By Julie Couillard
Translated Michael Gilson
McClelland & Stewart,
319 pages, $29.99
Femme fatale? Hell hath no fury like Julie Couillard's scorn for former lover Maxime Bernier. It burns through the 319 pages of My Story: "He ruined my life." This is her revenge. She depicts him as weak ("You really have no balls at all"), lazy, vain, superficial, two-faced; a compulsive skirt-chaser who badmouths Stephen Harper and his own constituents in the Beauce. She even has Canada's minister of foreign affairs predicting Quebec's separation as inevitable: "It doesn't frighten me at all, that's where we're headed. And I have no problem with that, I'm ready. I'm expecting it."
The woman seduced and betrayed is a commonplace of literature. But when it happens again and again and again? Julie Couillard is no Anna Karenina. She's unlikely to have read Tolstoy's novel and would certainly prefer that Bernier, and not she, be thrust under the wheels of a train. A closer fit is Justine, the constantly abused heroine of the novel of that name by the Marquis de Sade; she never learns from her calamities. Before she met Bernier, Couillard had been mistreated by almost all the many men in her life. The exception, Gilles Giguère - "the love of my life" - ended up dead with six bullets in his back.
Her father: a drunken bum, never home, a philanderer with creditors constantly hounding his family. Later he almost made her lose her house, which she had loaned to him; he didn't pay the taxes. "I felt utterly betrayed by my father," she writes. "I haven't seen or spoken to him since.
The first man she lived with defrauded her, when she was 19, of $20,000. The second, a bouncer at a strip club, tried to strangle her, stalked her and threatened any man who approached her. She had a mafia acquaintance speak to him. "Norman got the picture."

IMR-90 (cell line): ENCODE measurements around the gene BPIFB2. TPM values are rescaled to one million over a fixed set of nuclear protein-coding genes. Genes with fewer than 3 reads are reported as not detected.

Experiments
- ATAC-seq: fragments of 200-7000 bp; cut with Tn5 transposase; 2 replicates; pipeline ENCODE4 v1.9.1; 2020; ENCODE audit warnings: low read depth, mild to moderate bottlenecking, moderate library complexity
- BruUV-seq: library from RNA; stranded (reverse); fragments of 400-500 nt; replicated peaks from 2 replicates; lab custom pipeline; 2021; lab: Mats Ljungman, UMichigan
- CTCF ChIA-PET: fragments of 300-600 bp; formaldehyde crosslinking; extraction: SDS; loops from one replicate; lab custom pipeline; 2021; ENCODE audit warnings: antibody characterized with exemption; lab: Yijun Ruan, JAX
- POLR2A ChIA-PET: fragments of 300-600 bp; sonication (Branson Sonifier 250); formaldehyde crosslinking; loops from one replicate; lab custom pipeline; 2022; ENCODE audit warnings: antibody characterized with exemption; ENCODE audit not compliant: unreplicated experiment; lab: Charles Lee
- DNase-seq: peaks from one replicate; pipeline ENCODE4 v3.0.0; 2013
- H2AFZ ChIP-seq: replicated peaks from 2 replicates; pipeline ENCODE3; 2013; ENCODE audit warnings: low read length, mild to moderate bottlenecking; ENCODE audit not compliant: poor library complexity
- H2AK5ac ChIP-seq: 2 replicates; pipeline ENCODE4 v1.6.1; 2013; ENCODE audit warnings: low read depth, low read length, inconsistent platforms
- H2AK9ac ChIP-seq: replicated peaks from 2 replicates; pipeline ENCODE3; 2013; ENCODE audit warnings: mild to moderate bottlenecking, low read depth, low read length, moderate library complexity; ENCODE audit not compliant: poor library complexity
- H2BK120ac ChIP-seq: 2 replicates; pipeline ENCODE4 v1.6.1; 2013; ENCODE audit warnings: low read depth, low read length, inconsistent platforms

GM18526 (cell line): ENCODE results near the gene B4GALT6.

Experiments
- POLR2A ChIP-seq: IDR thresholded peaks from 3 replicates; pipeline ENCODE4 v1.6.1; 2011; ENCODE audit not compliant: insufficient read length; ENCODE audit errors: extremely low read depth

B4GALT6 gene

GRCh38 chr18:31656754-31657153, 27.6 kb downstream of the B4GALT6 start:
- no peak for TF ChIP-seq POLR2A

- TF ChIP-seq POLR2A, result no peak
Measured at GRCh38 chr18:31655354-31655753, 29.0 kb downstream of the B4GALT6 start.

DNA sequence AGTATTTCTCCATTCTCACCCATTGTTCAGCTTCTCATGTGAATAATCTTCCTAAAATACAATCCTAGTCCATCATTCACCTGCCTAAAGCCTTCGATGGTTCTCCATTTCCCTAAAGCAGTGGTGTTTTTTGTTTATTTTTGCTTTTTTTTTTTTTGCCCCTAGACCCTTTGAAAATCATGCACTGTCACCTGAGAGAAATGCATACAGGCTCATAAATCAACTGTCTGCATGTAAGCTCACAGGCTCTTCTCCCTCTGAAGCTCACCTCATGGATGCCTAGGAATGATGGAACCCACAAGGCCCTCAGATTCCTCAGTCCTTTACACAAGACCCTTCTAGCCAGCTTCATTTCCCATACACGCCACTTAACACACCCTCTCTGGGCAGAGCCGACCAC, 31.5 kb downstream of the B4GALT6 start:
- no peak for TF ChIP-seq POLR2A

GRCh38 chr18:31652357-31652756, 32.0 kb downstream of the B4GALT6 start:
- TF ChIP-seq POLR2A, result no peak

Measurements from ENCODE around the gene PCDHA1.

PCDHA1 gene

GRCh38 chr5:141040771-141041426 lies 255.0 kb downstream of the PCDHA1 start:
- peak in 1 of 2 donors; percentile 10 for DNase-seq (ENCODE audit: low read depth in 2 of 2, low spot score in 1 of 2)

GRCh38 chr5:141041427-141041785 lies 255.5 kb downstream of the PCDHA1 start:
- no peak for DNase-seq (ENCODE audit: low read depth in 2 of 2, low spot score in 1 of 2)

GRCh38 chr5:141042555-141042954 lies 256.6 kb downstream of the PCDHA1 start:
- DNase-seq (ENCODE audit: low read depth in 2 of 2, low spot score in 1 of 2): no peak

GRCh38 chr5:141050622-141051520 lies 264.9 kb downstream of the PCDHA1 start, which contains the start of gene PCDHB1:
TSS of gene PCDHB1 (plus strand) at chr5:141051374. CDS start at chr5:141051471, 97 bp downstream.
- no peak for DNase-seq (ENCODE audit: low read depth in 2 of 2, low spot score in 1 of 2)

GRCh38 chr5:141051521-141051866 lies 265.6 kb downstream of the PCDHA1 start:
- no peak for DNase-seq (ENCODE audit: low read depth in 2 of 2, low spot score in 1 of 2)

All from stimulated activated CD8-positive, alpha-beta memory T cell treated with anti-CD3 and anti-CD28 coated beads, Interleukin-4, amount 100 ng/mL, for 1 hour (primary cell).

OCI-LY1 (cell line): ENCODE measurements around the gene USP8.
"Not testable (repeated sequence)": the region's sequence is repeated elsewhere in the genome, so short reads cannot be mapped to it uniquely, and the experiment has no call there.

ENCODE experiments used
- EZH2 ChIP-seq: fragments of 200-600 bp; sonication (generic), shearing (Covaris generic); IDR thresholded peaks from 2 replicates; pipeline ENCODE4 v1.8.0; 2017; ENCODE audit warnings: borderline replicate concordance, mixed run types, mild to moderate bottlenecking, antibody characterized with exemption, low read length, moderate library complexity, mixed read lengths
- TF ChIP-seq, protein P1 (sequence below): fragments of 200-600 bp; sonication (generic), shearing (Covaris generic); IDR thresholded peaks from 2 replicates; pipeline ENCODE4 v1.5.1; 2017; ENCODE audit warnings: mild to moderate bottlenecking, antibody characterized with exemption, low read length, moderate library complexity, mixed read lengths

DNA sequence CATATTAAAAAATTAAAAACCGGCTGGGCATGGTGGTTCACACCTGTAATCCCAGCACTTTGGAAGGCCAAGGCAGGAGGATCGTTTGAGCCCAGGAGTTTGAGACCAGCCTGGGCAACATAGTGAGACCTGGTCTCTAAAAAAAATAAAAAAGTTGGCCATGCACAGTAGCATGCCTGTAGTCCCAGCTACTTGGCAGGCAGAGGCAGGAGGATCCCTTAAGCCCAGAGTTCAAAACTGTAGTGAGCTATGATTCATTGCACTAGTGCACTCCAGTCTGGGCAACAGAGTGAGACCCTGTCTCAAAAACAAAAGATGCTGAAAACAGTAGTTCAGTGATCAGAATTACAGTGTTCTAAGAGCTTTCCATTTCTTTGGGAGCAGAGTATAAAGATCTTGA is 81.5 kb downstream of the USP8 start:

She married a full-patch member of the Rockers motorcycle club who, lazy, always drunk and high on pills, bilked her for many thousands of dollars before he became a police informer. "He never understood me," she says of this "small-time bum."
She founded a construction company, but a property manager defrauded her of $40,000. Another business partner absconded and left her owing $25,000. Another lover-cum-business-partner turned against her, drove her out of business, then committed suicide.
She had a five-year business-and-sex relationship with a millionaire entrepreneur who had a wife and children. "Sylvain wasn't even my type"; he was stingy, but he kept promising to divorce and live with her. He never did.
She had an abortion; she declared personal bankruptcy. All this and more before meeting Maxime Bernier.
While taking a course to renew her long-lapsed real-estate agent's licence, she was picked up in a bar one evening by Philippe Morin, the co-chairman of a real estate development company called Kevlar. They chatted, drank, danced until four-thirty. After more meetings, "we soon took things to the next level." He claimed he was separated and leaving his wife, but soon reconsidered: "Maybe there's still a chance I can save my family after all."